Arts & Culture

UPK author selected for Kentucky Humanities' 2024 'Kentucky Reads'

Fenton Johnson
The statewide literacy initiative centers on "Scissors, Paper, Rock" by Kentucky native Fenton Johnson. Courtesy University Press of Kentucky.

LEXINGTON, Ky. (Jan. 18, 2024) — Kentucky Humanities has selected Fenton Johnson’s "Scissors, Paper, Rock" (University Press of Kentucky) for its 2024 Kentucky Reads. The novel will serve as a focal point for community-wide book discussions that promote a shared literary experience and celebrate the diverse voices and stories that shape Kentucky’s rich cultural landscape.

Kentucky Reads will offer scholar-led discussions of "Scissors, Paper, Rock" to community organizations throughout the Commonwealth. Any non-profit organization in Kentucky can host a discussion of "Scissors, Paper, Rock" for a booking fee of $50, and each host organization will be provided with 15 copies of the novel to share among participating members. Publicity materials to promote the discussion will also be provided. A list of scholars can be found at

"Scissors, Paper, Rock" delves into the complexities of human relationships, identity and the search for self-discovery. Fenton Johnson, an accomplished author and native Kentuckian, brings his unique storytelling prowess to illuminate the intricacies of life and connections that bind us together.

“We are thrilled to announce 'Scissors, Paper, Rock' as the 2024 Kentucky Reads book,” said Bill Goodman, Kentucky Humanities executive director. “Fenton Johnson’s narrative explores themes that resonate with our shared humanity, and we believe it will spark meaningful conversations and connections among readers across the state. We invite everyone to join us on this literary journey as we read and reflect on 'Scissors, Paper, Rock.'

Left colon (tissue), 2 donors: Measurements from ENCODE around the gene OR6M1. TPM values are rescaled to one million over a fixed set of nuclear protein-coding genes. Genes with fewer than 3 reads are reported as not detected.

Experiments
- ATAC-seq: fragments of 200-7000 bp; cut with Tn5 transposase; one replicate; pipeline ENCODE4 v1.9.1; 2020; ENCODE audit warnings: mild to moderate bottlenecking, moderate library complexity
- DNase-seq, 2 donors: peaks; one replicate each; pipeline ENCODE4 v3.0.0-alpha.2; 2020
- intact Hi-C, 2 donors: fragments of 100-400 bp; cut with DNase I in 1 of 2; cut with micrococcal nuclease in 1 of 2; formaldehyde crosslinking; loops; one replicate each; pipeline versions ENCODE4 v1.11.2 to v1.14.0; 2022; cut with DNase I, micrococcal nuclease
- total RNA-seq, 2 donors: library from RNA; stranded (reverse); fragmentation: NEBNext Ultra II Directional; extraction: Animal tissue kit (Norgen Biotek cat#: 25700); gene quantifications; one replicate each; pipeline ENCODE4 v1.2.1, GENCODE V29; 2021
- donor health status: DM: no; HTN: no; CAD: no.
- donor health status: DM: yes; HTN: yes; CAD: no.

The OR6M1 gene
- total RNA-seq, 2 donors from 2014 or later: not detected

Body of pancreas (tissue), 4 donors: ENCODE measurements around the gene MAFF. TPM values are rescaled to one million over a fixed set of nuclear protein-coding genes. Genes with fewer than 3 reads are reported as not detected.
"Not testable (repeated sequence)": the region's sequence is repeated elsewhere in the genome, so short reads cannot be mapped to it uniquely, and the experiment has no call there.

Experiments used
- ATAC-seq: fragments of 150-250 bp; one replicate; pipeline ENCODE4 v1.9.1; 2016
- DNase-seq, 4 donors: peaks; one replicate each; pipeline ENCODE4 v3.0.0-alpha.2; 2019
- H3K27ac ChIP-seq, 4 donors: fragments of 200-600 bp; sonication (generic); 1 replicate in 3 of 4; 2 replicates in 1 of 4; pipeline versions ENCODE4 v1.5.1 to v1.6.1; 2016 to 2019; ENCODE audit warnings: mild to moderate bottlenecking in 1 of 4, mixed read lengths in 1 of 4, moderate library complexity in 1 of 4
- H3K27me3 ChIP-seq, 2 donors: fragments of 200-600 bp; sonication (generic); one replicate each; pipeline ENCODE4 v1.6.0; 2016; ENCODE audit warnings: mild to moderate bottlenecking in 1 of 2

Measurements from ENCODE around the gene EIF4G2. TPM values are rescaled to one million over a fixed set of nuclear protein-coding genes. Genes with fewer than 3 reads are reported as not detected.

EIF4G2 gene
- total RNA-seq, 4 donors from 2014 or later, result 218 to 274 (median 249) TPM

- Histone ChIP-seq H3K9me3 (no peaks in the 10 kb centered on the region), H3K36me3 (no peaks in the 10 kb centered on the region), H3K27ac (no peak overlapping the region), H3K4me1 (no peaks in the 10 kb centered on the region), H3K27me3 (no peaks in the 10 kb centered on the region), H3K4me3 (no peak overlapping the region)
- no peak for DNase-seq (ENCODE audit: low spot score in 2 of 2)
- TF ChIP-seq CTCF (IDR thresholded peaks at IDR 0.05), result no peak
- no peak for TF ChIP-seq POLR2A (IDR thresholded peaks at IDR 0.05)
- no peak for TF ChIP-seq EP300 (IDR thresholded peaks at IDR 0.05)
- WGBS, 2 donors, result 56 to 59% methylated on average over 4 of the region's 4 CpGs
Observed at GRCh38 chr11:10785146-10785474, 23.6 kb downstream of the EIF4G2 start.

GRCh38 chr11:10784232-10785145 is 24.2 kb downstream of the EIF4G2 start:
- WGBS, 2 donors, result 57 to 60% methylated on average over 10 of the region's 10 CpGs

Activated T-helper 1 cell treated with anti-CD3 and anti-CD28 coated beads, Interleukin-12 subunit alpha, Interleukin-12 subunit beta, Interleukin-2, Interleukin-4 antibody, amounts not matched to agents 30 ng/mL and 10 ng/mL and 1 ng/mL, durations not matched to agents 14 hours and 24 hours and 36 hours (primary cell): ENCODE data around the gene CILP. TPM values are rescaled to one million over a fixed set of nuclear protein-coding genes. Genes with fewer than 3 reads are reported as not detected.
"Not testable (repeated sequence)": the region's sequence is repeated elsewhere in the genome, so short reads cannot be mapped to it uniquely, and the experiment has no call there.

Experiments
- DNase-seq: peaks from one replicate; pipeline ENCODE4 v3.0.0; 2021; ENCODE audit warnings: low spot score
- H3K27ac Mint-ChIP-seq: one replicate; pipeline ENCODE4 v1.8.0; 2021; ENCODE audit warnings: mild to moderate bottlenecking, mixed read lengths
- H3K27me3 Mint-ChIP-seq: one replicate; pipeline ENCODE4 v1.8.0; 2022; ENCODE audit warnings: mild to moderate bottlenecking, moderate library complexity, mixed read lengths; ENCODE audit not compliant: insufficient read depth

“Through the power of storytelling, we hope to strengthen the bonds that connect us and celebrate the diversity of Kentucky’s cultural tapestry," Goodman added.

Fenton Johnson is the author of three novels and four works of creative nonfiction, most recently "At the Center of All Beauty: Solitude and the Creative Life," a New York Times Editors’ Pick. At various times a contributor to National Public Radio, Harper’s Magazine and the New York Times Magazine, he has received numerous literary awards. He has taught in the nation’s leading creative writing programs and is professor emeritus at the University of Arizona. He continues to lecture and teach nationally.

Kentucky Humanities’ first edition of Kentucky Reads, in 2018, featured Kentucky native Robert Penn Warren’s Pulitzer Prize–winning novel, "All the King’s Men." In 2020, Wendell Berry’s "Hannah Coulter" was chosen, followed by Crystal Wilkinson’s "The Birds of Opulence" in 2021, and Bobbie Ann Mason’s "Dear Ann" in 2022. Last year, Kim Michele Richardson’s "The Book Woman’s Daughter" was selected.

Kentucky Humanities, which serves as the Kentucky Affiliate for the Library of Congress’ Center for the Book, is a non-profit Kentucky corporation affiliated with the National Endowment for the Humanities. For information about Kentucky Humanities’ programs and services, including Kentucky Reads, visit

As the state’s flagship, land-grant institution, the University of Kentucky exists to advance the Commonwealth. We do that by preparing the next generation of leaders — placing students at the heart of everything we do — and transforming the lives of Kentuckians through education, research and creative work, service and health care. We pride ourselves on being a catalyst for breakthroughs and a force for healing, a place where ingenuity unfolds. It's all made possible by our people — visionaries, disruptors and pioneers — who make up 200 academic programs, a $476.5 million research and development enterprise and a world-class medical center, all on one campus.   

In 2022, UK was ranked by Forbes as one of the “Best Employers for New Grads” and named a “Diversity Champion” by INSIGHT into Diversity, a testament to our commitment to advance Kentucky and create a community of belonging for everyone. While our mission looks different in many ways than it did in 1865, the vision of service to our Commonwealth and the world remains the same. We are the University for Kentucky.